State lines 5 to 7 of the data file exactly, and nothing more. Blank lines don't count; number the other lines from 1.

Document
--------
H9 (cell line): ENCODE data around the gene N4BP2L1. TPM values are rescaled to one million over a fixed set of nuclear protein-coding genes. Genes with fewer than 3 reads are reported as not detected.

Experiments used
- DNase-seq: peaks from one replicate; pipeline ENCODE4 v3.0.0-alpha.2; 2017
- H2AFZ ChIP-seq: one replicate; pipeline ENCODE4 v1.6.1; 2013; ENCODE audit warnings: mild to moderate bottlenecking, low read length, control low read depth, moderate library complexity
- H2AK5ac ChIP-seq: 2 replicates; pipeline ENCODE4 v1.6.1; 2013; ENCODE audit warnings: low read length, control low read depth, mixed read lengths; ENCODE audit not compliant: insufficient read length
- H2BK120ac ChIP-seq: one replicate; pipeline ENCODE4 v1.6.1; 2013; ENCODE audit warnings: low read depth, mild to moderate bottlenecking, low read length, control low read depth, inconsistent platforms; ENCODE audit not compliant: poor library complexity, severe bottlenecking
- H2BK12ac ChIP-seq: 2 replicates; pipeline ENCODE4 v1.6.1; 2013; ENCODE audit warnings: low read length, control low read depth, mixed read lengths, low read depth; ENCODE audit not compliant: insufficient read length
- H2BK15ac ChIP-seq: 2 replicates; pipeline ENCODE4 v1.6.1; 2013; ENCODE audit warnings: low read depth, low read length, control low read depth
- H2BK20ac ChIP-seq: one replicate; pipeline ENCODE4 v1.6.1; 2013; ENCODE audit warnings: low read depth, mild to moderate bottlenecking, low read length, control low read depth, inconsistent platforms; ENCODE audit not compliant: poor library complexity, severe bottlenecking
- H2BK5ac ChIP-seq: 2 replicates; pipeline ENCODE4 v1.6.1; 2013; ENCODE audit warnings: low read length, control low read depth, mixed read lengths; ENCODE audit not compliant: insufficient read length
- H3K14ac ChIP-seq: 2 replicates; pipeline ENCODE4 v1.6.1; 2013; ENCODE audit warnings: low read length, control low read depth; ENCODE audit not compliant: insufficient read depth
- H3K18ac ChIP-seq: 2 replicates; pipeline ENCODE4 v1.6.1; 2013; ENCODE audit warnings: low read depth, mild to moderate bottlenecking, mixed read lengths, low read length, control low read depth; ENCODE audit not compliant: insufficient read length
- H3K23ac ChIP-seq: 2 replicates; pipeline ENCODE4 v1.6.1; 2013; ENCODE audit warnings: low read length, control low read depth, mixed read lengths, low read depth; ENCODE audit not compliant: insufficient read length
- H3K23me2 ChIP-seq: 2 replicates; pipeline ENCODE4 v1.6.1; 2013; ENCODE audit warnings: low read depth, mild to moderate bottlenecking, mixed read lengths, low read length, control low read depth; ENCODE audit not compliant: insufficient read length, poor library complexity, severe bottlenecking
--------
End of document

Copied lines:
- H2AK5ac ChIP-seq: 2 replicates; pipeline ENCODE4 v1.6.1; 2013; ENCODE audit warnings: low read length, control low read depth, mixed read lengths; ENCODE audit not compliant: insufficient read length
- H2BK120ac ChIP-seq: one replicate; pipeline ENCODE4 v1.6.1; 2013; ENCODE audit warnings: low read depth, mild to moderate bottlenecking, low read length, control low read depth, inconsistent platforms; ENCODE audit not compliant: poor library complexity, severe bottlenecking
- H2BK12ac ChIP-seq: 2 replicates; pipeline ENCODE4 v1.6.1; 2013; ENCODE audit warnings: low read length, control low read depth, mixed read lengths, low read depth; ENCODE audit not compliant: insufficient read length